Homo naledi

Homo naledi September 10, 2015

 

nalediScience is supposed to be dispassionate, as part of being objective, but the media are quite the opposite.  Every time paleontologists find a fossil with particular significance, reporters say it will cause us to rethink what we thought we knew about evolution.  That’s what they said about Ardipithecus.  That’s what they said about Sahelanthropus and Kenyanthropus.  That’s what they always say.  They say this even though, most of the time, the new important fossil was predicted in advance and fits perfectly into the scheme already devised. They say that because the media is in the business of sensationalizing stories in order to sell them.  So a title like, “Evidence compiles confirming consensus” -ain’t gonna sell newspapers or magazines.

Such is the case with the newest fossil hominine, Homo nadeli, who’s discovery was just announced today.  When you’re working on a jigsaw puzzle, and you get down to the last handful of pieces, you already know what they’re going to look like before you identify which particular one needs to go right here.  There are very few surprises at this point.

Ardipithecus ramidus (Ardi) showed us an arboreal ape that was too human-like to be dismissed from our evident lineage.  Australopithecus afarensis (Lucy) was the perfect example of a once “missing link”. There were several found, and they showed us a more terrestrial biped who’s hands, feet, teeth, pelvis, skull, other features were exactly “half-way” between modern men and the generalized apes we knew of at that time.  The relatively recent Homo erectus was mostly human except for a slightly undersized brain.  Earlier forerunners like Homo rudolfensis were just a bit more primitive in the face with still smaller brains, as you would expect.  Initial reports are that the new find, Homo nadeli follows the same pattern.  It’s feet are like our feet, (with the “thumb” toe aligned for running) but it’s fingers are still a bit curved, still adapted for climbing  It’s body is indisputably human, even though it’s brain is still comparable to that of a chimp.  They haven’t got a date on the bones yet, but from the descriptions provided so far, it is apparently more recent than Lucy, but perhaps older than, or contemporary with, and apparently closer to “the handiman”, Homo habilis. It might serve as a “link” between Australopithecus and Homo, but the Australopith taxon is paraphyletic anyway, and probably should be revised; they’re not actually two separate groups.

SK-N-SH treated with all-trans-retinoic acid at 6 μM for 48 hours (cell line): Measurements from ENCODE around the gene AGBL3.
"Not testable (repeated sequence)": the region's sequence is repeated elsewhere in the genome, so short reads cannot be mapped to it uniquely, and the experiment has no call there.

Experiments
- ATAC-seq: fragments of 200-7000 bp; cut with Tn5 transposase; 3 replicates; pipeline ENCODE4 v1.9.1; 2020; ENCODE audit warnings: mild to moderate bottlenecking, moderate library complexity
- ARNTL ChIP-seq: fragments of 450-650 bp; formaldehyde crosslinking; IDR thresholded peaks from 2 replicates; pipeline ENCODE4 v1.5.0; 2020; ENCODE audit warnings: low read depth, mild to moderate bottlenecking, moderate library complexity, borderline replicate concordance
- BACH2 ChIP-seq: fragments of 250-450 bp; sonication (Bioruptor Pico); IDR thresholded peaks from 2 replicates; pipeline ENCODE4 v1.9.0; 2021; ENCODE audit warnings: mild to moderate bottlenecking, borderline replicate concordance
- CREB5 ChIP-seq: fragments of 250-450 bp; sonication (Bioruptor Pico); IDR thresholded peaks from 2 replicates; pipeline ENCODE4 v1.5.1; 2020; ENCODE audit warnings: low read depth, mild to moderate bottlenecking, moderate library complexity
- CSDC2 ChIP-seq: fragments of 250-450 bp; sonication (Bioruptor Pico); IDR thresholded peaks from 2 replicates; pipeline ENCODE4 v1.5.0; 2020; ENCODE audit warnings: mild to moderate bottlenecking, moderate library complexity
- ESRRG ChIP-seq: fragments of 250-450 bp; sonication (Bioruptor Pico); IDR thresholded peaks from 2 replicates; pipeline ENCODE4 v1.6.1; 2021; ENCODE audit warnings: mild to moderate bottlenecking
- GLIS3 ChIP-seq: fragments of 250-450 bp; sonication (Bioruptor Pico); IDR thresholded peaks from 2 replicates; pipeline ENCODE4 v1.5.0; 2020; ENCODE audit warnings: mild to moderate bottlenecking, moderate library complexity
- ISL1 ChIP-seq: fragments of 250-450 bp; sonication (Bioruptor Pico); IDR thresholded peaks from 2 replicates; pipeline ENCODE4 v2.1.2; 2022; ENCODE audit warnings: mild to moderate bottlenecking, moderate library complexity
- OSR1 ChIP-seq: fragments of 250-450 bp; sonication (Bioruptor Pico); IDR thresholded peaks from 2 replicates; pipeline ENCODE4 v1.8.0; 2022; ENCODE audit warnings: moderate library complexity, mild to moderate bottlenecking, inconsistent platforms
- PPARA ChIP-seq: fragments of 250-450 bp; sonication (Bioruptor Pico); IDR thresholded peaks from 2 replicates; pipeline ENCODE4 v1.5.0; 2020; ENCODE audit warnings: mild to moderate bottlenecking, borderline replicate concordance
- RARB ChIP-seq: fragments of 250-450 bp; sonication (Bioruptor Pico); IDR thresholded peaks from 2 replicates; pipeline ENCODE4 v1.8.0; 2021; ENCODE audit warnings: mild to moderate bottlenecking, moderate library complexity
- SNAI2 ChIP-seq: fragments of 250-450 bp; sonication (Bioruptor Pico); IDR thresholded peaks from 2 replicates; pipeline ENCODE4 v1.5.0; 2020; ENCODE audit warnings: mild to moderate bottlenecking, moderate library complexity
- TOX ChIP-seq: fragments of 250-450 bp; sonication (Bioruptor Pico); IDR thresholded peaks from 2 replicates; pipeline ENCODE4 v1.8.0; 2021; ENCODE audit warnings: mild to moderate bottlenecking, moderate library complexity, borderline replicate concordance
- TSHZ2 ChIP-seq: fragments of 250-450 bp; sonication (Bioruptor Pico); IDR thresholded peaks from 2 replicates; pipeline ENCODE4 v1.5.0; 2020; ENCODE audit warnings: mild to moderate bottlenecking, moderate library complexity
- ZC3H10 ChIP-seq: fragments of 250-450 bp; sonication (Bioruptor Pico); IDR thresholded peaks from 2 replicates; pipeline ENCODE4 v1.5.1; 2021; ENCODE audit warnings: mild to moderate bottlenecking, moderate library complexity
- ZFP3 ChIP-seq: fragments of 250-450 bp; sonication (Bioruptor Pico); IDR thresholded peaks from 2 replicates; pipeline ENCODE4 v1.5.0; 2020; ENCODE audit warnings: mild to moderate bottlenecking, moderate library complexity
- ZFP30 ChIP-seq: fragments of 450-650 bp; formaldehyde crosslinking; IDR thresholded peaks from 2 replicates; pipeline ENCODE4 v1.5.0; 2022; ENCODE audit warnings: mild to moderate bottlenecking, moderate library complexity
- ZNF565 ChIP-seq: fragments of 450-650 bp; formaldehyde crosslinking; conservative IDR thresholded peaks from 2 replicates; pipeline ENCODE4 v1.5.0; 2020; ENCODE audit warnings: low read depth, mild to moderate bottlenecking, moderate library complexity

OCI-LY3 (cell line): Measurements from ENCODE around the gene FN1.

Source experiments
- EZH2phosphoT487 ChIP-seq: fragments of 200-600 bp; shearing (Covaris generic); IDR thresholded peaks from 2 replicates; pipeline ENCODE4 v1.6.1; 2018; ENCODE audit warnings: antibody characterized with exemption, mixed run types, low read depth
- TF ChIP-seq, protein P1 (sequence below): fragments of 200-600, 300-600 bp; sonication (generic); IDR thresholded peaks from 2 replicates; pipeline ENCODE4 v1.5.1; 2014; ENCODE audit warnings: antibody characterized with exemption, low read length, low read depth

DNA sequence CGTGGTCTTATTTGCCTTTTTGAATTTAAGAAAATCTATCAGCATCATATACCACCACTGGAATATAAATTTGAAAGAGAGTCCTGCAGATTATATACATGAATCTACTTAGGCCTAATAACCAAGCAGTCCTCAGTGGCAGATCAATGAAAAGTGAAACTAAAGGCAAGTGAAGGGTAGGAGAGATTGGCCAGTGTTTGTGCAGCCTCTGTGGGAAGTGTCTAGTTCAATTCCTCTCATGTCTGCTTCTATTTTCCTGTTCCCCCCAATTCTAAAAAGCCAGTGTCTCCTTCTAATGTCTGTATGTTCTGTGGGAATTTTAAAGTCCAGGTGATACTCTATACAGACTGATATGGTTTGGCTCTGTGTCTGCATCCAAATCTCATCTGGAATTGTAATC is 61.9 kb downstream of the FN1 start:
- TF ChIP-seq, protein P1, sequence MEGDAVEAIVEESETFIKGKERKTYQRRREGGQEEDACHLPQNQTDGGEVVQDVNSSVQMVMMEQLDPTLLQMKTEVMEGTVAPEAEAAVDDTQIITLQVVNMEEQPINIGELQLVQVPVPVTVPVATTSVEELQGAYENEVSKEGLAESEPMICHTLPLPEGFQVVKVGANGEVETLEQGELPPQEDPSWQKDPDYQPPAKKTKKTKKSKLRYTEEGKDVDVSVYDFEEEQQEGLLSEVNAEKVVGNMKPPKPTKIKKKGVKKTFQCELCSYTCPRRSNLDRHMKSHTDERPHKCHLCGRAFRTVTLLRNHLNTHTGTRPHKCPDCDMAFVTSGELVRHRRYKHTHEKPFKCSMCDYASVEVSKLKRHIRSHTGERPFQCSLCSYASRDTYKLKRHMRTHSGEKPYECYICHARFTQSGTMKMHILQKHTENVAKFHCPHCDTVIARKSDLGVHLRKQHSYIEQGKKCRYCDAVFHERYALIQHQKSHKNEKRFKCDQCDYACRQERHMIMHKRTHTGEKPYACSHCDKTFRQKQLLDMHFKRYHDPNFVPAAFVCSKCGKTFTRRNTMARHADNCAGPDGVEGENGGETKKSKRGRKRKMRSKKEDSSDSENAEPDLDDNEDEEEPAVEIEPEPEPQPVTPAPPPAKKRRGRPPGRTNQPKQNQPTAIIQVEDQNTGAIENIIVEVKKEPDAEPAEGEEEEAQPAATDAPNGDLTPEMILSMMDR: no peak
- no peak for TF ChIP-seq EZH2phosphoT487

As more fossil hominids are found, these divisions are becoming so close that some paleoanthropologists don’t even consider all of these to be different species anymore.  There are so many intermediates in such a fine gradation from “ape” to man that there really aren’t any links still missing.  Even though some of them may have looked like the cast of Planet of the Apes, if all these individuals were alive today, it is very likely that we’d still have enough genetic commonality as to be chemically interfertile; we could be one continuously blending species.  We’re that close!

The new find is important of course, and will doubtless be sensationalized all over the media, but (from what has been described so far) it’s pretty much exactly what was predicted according to what we already knew about human evolution.  I hate it when scientific finds are blown out of proportion whenever there’s a perceived controversy or human interest angle. That’s what they did with Ida (Darwinius masillae) a few years ago, and it was embarrassing for all involved.  Please don’t do that again everyone.  Stay calm and don’t exaggerate.


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